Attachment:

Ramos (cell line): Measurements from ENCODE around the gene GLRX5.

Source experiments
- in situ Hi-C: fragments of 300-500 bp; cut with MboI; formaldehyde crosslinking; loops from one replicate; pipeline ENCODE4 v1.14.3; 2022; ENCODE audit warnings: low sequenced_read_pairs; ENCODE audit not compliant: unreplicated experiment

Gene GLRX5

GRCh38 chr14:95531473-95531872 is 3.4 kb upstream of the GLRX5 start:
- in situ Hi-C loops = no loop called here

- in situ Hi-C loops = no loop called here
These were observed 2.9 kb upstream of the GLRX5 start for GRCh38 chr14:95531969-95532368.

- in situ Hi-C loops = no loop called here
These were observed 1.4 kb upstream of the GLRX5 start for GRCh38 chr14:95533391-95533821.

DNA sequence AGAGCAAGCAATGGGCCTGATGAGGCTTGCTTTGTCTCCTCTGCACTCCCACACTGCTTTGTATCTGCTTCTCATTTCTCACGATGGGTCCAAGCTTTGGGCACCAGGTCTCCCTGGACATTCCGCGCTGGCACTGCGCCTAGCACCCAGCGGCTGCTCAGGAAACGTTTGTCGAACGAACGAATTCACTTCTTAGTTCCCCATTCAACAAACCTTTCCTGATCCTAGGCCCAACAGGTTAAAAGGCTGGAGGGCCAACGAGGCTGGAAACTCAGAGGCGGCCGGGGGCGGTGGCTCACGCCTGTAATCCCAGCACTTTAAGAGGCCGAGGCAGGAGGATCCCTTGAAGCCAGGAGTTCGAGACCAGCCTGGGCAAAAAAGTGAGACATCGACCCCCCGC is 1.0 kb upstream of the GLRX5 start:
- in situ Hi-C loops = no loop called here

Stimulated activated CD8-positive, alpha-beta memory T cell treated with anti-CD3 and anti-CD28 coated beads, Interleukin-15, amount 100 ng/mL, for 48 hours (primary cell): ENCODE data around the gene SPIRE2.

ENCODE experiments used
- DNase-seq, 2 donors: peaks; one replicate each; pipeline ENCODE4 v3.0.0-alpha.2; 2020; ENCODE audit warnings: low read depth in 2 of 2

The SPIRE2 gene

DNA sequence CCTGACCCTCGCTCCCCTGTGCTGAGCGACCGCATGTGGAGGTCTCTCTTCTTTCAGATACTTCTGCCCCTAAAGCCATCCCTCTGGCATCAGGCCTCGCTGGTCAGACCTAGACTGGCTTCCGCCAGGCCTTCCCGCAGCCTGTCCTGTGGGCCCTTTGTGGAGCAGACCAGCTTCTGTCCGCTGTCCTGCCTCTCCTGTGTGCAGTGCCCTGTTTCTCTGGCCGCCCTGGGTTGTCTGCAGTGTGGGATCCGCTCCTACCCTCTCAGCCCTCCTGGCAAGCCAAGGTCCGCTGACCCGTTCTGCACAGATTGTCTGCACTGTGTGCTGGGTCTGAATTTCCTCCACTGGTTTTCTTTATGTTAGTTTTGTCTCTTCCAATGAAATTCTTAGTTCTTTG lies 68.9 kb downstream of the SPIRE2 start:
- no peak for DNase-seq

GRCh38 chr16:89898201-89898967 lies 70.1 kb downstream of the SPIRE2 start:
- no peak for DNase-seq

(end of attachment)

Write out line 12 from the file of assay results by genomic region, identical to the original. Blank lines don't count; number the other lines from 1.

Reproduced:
- in situ Hi-C loops = no loop called here